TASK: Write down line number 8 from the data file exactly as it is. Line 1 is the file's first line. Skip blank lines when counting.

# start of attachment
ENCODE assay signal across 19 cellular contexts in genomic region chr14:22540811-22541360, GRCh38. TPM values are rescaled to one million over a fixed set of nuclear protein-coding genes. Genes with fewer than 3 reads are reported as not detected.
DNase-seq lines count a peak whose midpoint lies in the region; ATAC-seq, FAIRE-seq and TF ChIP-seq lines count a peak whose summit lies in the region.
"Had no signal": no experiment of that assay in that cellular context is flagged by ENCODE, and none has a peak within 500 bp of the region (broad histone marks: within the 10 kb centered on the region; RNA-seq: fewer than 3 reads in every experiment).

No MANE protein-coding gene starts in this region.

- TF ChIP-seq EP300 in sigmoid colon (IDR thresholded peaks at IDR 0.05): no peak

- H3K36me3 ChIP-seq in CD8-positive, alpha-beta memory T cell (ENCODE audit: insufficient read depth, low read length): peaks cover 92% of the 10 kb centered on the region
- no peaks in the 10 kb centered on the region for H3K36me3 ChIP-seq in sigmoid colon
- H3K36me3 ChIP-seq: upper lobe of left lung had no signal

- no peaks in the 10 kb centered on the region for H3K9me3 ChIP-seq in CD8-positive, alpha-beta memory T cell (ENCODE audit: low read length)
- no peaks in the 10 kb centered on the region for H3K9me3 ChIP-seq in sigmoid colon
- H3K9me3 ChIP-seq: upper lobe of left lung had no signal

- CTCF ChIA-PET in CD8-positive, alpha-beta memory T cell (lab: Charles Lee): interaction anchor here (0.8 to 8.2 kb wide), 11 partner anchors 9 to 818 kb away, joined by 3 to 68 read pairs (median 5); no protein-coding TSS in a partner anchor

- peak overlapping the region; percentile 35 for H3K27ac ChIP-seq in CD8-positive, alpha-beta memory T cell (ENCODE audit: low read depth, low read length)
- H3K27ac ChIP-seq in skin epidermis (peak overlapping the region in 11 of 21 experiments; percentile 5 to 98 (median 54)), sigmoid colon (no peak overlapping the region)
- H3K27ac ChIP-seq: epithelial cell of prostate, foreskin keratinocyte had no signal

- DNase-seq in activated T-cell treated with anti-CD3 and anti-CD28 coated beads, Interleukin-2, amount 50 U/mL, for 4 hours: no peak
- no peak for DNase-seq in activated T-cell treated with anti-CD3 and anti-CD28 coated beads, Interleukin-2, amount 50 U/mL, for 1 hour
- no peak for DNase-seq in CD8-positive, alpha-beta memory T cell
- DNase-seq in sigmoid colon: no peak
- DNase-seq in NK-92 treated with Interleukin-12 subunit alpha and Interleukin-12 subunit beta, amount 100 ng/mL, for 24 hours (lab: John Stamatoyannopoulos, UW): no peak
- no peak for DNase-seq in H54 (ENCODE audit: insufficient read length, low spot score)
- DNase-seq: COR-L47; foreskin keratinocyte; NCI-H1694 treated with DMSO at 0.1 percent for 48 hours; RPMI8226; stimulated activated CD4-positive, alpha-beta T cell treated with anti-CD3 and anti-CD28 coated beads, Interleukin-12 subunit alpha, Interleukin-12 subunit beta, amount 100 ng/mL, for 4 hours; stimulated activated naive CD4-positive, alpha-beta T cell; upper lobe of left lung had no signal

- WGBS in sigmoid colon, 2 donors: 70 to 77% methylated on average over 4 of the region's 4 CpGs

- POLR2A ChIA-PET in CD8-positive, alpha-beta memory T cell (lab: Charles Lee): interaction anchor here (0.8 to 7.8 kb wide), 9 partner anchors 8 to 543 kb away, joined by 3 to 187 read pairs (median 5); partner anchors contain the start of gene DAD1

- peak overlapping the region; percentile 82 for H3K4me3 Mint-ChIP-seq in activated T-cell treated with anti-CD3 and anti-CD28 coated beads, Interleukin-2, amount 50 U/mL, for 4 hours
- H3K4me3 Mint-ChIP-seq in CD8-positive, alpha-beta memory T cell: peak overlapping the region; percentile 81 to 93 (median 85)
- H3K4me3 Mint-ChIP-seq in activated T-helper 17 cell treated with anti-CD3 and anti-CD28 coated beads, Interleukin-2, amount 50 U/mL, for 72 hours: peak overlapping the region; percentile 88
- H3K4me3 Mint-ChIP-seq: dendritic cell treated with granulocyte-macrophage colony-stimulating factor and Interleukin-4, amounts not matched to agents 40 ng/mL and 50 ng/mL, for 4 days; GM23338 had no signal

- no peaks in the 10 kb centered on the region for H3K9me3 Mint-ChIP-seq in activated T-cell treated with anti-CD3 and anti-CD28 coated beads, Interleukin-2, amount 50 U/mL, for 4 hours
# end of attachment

- H3K36me3 ChIP-seq: upper lobe of left lung had no signal